Do you have any other advice for future, budding Swedish learners?

Never feel shy to speak in Swedish even if you are just learning. From my experience, Swedes love to see people interested in learning their language and they are always very supportive. They even speak slower and clearly once they realize you are new to learning Swedish!

 

Book a Swedish lesson here. 

Interview with a Swedish learner – George

This summer, we’ll run an interview series here on the Swedish Made Easy blog. We have interviewed some Swedish learners to find out what made them start learning Swedish, how they are getting on, and what tips and advice they have for other Swedish learners. First out is George. George is a civil servant. He’s originally from London but now lives in Essex. He’s currently revisiting verbs forms.

What led you to want to learn Swedish?

I’ve been interested in Swedish and Nordic culture for a long time, and learning Swedish has been an extension of that. I wish I could say I’m learning it because I work or study there, but I do it because it’s really fun. Although I would love to live and work there sometime in the future.

When and how did you start learning Swedish?

I visited Stockholm for the first time several years ago, and really fell for the place. That was the spark. Until that point, I’d never thought about learning a language. A week or so after that trip my library had a book sale, which included a 1997 Swedish language book called (rather optimistically) Swedish in 3 Months. It helped me learn some basics and build confidence, but there were quirks to the language I couldn’t get my head around. And self-study lacks the conversational aspect I wanted. By then I knew I needed expert tuition and found Swedish Made Easy online.

How much do you currently use the Swedish language, and why?

Not as much as I’d like. Besides my lessons, I mainly use it when I visit Sweden or other Scandinavian countries every year or so. The trouble is people tend to answer in English! But I try to spend some of the day speaking and thinking in Swedish.

What have been the challenges for you in learning Swedish?

Keeping all the plates spinning. There are so many things to remember – just as you’re learning something new, it’s easy to let other things slip. I’m constantly having to go back over verb forms.

What is your proudest moment as a Swedish speaker?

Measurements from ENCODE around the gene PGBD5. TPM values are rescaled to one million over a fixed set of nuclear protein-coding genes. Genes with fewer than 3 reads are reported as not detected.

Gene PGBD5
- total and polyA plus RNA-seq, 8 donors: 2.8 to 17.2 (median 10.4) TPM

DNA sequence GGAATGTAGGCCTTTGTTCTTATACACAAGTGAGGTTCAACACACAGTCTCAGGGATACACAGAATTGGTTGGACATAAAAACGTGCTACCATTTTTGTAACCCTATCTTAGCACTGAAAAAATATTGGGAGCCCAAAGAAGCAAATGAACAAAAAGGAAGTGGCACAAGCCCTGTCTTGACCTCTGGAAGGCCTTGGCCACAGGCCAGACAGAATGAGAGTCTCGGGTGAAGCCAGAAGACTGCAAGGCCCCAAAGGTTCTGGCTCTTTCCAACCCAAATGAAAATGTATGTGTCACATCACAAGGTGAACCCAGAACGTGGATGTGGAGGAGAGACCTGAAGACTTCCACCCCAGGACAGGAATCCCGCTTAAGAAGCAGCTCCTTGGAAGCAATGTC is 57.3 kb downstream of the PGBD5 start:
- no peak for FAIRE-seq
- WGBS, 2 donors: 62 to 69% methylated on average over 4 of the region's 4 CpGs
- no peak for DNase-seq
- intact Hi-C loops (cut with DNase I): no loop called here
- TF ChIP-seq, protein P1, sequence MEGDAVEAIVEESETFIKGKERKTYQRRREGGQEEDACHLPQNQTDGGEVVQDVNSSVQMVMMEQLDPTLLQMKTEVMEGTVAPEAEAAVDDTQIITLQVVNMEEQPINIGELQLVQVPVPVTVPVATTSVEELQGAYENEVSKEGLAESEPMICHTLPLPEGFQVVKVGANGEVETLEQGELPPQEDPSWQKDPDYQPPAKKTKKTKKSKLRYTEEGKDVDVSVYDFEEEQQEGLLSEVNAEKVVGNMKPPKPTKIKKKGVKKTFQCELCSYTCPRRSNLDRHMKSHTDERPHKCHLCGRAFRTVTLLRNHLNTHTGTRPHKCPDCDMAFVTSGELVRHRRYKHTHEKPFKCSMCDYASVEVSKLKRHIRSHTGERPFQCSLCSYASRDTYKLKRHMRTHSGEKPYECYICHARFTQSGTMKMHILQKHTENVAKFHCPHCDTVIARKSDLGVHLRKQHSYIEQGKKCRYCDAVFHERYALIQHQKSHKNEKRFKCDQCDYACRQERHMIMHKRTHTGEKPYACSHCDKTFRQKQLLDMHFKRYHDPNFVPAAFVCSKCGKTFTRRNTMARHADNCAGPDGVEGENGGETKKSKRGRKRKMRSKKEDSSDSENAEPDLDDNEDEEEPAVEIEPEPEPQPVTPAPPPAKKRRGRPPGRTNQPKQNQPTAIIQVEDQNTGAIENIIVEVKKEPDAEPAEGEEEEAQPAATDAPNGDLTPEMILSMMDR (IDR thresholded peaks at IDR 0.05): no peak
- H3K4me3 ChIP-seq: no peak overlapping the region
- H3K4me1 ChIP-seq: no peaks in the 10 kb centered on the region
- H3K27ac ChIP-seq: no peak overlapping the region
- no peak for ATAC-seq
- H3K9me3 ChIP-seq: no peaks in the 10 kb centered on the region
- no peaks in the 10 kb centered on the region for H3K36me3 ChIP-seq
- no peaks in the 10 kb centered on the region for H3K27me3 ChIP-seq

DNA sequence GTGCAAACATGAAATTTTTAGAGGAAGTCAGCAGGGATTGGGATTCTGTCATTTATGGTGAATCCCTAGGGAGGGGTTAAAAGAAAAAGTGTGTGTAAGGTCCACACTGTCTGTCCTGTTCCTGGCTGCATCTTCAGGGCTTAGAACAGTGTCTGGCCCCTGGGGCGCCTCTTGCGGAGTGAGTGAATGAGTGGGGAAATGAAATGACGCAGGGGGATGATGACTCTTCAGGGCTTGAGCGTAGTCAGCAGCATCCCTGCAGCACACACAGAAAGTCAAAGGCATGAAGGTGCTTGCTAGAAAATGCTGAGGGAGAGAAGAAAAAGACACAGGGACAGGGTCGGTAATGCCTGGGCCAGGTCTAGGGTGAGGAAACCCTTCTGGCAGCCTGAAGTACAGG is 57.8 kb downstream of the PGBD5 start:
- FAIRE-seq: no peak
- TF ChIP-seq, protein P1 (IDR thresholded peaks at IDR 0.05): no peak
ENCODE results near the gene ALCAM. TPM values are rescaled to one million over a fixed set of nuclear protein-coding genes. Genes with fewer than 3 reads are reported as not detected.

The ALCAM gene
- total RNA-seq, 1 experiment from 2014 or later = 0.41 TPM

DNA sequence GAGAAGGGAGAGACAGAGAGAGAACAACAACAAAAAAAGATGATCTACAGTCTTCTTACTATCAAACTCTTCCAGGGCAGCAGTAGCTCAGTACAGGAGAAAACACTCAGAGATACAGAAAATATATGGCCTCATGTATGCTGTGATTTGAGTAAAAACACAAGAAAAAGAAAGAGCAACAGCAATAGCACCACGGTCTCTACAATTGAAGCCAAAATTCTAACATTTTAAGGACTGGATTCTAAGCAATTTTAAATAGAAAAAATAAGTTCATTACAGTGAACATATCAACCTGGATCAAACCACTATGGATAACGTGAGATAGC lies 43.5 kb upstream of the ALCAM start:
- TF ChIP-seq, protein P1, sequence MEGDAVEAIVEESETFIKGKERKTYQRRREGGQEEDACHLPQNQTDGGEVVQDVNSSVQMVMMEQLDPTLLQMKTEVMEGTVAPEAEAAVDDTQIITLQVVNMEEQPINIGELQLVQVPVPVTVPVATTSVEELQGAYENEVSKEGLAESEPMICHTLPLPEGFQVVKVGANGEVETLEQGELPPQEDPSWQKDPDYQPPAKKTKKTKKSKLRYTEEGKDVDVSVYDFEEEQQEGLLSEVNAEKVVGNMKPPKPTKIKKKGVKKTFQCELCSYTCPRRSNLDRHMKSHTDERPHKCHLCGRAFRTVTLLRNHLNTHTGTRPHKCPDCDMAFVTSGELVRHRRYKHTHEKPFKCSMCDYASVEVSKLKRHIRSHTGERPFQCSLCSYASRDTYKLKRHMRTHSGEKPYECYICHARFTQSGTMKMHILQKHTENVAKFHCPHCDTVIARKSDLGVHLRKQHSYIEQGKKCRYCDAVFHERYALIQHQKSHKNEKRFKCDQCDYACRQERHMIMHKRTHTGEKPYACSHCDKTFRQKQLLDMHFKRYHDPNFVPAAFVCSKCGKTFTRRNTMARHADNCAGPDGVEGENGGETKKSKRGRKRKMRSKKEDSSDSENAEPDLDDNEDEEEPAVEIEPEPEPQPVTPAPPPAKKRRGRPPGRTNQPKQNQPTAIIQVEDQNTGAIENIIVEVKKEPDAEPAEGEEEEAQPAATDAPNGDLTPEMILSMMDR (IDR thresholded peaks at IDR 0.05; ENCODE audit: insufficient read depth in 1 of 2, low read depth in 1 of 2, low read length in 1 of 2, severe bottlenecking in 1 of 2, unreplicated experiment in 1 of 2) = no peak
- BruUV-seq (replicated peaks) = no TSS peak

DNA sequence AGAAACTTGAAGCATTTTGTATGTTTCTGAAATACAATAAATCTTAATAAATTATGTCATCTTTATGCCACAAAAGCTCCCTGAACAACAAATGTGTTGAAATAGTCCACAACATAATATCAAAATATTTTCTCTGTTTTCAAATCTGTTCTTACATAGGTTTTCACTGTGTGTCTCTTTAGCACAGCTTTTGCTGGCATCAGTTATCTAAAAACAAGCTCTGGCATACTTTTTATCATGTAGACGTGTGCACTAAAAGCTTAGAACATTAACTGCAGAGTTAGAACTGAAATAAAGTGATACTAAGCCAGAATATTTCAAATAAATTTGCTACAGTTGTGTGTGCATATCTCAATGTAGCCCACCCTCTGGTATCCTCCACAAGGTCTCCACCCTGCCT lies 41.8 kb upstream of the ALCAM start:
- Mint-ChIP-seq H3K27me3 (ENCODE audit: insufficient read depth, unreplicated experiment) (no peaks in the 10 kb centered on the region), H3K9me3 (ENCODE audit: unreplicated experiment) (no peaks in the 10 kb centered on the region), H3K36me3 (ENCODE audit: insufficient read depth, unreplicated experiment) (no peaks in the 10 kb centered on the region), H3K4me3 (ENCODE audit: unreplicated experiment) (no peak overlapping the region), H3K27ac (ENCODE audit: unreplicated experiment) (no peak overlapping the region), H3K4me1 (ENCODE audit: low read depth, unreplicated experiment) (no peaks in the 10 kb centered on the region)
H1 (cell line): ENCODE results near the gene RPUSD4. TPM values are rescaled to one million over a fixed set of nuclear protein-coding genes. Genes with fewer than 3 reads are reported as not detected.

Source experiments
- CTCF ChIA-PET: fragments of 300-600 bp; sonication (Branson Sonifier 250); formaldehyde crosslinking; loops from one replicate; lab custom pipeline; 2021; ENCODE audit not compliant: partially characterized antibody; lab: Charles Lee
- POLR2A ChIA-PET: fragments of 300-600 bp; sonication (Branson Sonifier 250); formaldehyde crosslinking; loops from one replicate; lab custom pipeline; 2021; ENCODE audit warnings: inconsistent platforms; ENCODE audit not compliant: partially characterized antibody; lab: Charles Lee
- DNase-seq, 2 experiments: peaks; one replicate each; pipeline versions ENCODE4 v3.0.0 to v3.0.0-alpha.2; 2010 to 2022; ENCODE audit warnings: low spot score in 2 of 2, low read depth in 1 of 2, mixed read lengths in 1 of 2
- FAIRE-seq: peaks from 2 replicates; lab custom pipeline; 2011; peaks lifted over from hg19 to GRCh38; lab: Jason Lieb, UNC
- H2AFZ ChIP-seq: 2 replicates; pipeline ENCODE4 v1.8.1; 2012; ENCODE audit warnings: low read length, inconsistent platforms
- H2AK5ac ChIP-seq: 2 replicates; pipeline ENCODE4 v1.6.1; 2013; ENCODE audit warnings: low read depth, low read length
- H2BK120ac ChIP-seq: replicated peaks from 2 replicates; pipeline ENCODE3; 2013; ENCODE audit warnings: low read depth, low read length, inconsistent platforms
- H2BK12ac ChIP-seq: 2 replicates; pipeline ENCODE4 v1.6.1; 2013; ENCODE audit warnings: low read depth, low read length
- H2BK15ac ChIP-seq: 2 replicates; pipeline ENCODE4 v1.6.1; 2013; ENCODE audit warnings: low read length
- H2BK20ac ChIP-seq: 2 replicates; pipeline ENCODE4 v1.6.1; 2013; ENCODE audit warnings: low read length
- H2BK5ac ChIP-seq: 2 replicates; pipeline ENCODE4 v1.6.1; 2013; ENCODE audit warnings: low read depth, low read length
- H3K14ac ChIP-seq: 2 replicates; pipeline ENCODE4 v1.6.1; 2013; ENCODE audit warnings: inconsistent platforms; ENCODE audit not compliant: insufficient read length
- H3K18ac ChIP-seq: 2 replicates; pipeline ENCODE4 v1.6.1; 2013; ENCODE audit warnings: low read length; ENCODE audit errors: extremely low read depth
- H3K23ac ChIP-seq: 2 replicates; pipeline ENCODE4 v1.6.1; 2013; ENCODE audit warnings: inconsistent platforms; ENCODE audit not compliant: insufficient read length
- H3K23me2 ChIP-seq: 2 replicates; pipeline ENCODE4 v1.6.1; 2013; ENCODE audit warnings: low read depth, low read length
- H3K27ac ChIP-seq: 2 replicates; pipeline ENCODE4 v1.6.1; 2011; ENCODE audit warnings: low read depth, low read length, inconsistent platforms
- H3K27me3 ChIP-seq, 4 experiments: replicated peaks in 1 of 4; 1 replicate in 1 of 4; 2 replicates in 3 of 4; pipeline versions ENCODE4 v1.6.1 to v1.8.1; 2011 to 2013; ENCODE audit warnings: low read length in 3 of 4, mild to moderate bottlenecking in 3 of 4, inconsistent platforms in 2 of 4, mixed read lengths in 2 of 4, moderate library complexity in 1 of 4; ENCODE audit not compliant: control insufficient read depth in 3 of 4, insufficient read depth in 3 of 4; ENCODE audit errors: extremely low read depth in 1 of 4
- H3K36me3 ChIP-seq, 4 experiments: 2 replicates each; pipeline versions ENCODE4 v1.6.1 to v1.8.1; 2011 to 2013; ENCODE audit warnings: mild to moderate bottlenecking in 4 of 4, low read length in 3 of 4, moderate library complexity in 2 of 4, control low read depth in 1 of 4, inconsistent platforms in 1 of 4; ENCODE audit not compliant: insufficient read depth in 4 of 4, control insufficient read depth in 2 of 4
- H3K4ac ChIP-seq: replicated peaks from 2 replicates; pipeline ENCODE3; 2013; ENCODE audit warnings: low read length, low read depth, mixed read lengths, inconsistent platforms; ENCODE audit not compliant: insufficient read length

Having a conversation with a guy who worked in the ticket office of a Stockholm metro station. He was Russian but spoke to me in English and I responded in Swedish. We got on great and he ended up giving me a ticket that someone had handed in!

Can you recommend any Swedish books that are good for learning Swedish? (Could be course books, grammar books, novels, or children’s books – anything!) 

Most introductory books are good for the basics. I also like the Rivstart books. Once you have a feel for sentence structure, I recommend Common Swedish Verbs by David Hensleigh. And of course a good Swedish/English dictionary.

Can you recommend any online/media resources for learning Swedish?

I really like the SVT app for watching Swedish TV with subtitles. It’s good for picking up pronunciation, but also being able to read body language and non-verbal communication. So even though I don’t always understand everything, I can usually get the gist. My favourite is På spåret – a quiz show that uses lots of relatively simple questions and descriptions. Watching an interesting TV show doesn’t feel like study.

Do you have any other advice for future, budding Swedish learners?

Talk, talk, talk. Even if it’s just to yourself.

 

Sveriges nationaldag

6 juni – Sveriges nationaldag

But – do you know what we are actually celebrating? Some Swedes don’t even know, so read on and you’ll have a chance to shine in front of your Swedish friends/colleagues/family!

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There are mainly two significant events that has led to Sweden celebrating their nationaldag on the 6th of June:

1523 – Gustav Vasa is elected King of Sweden, marking the end of the Kalmar Union. This was in the days when Christian II of Denmark was union leader for the Kalmar union (Sweden, Norway, Denmark). Christian was allegedly a nasty piece of work, and organised a reconciliation party with the Swedish aristocracy. How nice of him. However, the not-so-nice Christian instead killed between 80-90 people – including Gustav Vasa’s father, and this event became known as Stockholms blodbad (Stockholm Bloodbath). Gustav escaped through Dalarna and tried to drum up support for a rebellion against the Danish king in the town of Mora, Dalarna. Initially, the men in Mora turned him down, and Gustav continued skiing towards the Norway border to seek refuge. But the men in Mora changed their minds, and caught up with Gustav in the village of Sälen. Eventually, in 1523, Gustav Vasa was crowned the king of Sweden, after having successfully fought in the Swedish war of Liberation and dissolved the Kalmar Union with the Danes.

1809 – Sweden introduces a new Instrument of Government, which restores political power to the Riksdag of the Estates. This was one of the fundamental laws that made up the constitution of Sweden from then and until 1974. It came about after the Coup of 1809, when the disastrous outcome in the Finnish War led Swedish nobles and parts of the Army to revolt, forcing King Gustav IV Adolf to involuntarily abdicate and go into exile.

However, it was not until 2005 when the nationaldag became a public holiday, so we are still a little bit unsure of how to celebrate it (although the Royal family will take part in several events in Stockholm). It is also the day when many regions/councils welcome those who have become Swedish citizens during the previous year to a medborgarskapsceremoni (citizenship ceremony), as seen here in this video:

And here’s of course the national anthem so you can sing along!